November 18, 2010

Will Grayson, Will Grayson by John Green and David Levithan

Posted in book review tagged , , , , , , at 3:51 pm by blueblazeslib

Will Grayson, Will Grayson is a story of how the two lives of teenage boys who happen to have the same name intertwine when they meet in a place that neither of them would normally go. I recently reread it, and realized that I had forgot how much I loved it. The two authors, John Green and David Levithan, work together fantastically, creating to incredibly different but somehow similar boys. What I think is just so great is that this book isn’t just about romantic relationships, the majority of it is friendships; the power of them, and the love that we feel for our closest friends, how that is a love and sense of loyalty that overpowers just about everything. Another thing that was great is the enormous sense of humor that both authors use in this book, they mesh together so well. I recommend this to pretty much anybody, but especially teenagers, because teenagers really could relate better than any other age group.

Alison, Class of 2011

The WHS Library owns Will Grayson, Will Grayson in print and audio.


April 30, 2010

Parrotfish by Ellen Witlinger

Posted in book review tagged , at 5:06 pm by blueblazeslib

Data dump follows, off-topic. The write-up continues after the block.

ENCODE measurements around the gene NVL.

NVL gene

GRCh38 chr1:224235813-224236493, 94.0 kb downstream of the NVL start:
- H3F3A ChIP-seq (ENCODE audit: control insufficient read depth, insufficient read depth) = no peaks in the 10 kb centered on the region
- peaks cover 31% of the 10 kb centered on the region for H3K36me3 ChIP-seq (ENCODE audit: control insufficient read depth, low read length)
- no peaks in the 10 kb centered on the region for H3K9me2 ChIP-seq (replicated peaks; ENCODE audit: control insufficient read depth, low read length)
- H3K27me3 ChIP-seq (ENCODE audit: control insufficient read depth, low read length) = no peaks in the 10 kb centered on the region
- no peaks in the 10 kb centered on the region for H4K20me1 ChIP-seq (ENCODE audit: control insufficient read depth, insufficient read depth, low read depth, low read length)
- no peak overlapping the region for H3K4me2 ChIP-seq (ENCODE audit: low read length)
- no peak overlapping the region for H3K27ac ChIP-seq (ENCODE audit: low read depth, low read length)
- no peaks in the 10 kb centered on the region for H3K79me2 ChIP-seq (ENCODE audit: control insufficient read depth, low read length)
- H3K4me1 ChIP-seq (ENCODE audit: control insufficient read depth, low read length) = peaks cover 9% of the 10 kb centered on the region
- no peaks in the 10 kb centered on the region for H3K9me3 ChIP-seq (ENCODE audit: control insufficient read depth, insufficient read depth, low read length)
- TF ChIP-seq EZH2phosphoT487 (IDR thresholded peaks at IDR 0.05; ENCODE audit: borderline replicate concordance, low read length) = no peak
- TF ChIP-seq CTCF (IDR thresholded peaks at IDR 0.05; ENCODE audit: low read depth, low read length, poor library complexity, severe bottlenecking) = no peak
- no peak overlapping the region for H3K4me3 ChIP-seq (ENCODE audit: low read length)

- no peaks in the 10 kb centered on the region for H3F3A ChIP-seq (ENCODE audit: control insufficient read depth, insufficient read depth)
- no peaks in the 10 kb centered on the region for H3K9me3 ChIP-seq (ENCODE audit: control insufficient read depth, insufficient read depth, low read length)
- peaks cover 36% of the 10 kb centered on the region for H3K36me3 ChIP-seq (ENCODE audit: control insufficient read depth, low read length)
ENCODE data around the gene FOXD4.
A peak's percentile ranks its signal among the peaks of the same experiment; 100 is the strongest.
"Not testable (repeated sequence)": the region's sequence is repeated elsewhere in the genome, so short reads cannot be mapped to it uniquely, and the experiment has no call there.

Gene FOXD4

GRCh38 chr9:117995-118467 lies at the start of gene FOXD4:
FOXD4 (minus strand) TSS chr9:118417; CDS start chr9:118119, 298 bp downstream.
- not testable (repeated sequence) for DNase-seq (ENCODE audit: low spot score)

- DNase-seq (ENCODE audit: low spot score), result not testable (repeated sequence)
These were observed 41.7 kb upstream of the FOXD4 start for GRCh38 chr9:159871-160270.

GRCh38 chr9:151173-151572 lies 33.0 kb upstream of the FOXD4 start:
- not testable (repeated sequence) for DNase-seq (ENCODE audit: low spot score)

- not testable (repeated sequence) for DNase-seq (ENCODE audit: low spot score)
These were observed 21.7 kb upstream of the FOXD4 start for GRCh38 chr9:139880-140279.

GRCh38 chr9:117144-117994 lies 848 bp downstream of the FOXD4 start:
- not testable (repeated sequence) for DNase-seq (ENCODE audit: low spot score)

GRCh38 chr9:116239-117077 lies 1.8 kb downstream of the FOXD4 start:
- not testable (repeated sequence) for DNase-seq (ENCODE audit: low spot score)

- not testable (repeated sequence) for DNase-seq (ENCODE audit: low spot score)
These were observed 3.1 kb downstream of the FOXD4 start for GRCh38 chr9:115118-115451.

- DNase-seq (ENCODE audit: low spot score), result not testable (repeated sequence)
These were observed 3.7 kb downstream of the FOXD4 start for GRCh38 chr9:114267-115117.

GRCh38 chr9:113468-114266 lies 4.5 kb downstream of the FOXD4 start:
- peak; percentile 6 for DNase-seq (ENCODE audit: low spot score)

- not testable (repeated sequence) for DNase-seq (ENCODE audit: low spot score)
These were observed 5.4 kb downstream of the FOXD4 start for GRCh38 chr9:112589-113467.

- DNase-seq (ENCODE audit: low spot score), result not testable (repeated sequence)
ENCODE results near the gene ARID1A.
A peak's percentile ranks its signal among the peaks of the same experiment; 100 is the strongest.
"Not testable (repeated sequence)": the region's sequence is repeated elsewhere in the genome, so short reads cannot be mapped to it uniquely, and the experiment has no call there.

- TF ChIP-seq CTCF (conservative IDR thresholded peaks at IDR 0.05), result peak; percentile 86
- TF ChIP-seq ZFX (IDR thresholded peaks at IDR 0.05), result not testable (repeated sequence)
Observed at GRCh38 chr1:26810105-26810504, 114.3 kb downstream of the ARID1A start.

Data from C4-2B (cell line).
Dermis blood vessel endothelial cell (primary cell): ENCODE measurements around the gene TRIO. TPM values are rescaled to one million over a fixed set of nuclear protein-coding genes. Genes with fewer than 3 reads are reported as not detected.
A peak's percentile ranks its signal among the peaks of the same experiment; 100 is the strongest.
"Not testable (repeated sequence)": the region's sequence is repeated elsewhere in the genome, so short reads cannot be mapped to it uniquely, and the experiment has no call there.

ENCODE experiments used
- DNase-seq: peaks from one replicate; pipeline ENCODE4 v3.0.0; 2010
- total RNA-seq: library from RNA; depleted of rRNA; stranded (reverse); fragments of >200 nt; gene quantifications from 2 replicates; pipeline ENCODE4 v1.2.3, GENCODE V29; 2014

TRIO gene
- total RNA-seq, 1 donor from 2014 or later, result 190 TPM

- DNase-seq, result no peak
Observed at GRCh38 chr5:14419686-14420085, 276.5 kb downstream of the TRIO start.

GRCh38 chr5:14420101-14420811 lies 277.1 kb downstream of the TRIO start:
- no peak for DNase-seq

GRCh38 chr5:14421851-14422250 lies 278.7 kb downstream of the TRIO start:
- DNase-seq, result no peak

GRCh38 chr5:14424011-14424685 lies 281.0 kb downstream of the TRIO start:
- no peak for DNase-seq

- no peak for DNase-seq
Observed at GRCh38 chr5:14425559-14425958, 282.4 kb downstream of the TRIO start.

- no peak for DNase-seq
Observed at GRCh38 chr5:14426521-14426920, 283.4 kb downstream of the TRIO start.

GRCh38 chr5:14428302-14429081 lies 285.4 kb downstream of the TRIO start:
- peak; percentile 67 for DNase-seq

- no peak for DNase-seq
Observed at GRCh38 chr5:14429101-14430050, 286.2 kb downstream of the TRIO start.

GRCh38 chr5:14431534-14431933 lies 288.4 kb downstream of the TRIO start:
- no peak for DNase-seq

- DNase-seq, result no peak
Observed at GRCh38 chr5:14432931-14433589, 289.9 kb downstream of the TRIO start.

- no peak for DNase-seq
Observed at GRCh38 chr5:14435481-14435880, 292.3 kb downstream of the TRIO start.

Angela Katz-McNair is the type of girl who grew up always feeling more like a boy. So when she decides to cut her hair, dress more like a boy, and change her name to Grady, she expects people to not to so surprised. Little does she know how everyone around her will act. Her mother ends up becoming upset, her sister becomes embarrassed to let people know she is related to the “freak of the town.” Grady is all alone, until she ends up making friends with the school nerd, Sebastian, who tells Grady that it is okay to be different than what people are used to. After several things happen at Grady’s school with people harassing him, he begins to make friends with a couple other people, including the girl he grew up with. I enjoyed this book because it really goes inside Grady’s head, and lets you know how he is feeling and what he is thinking. I would recommend this book to anyone who belongs to the GLBTQAI community, it is a real eye-opening book, and it teaches you a lot about how people feel.

Ayla, Class of 2010

The WHS Library owns Parrotfish.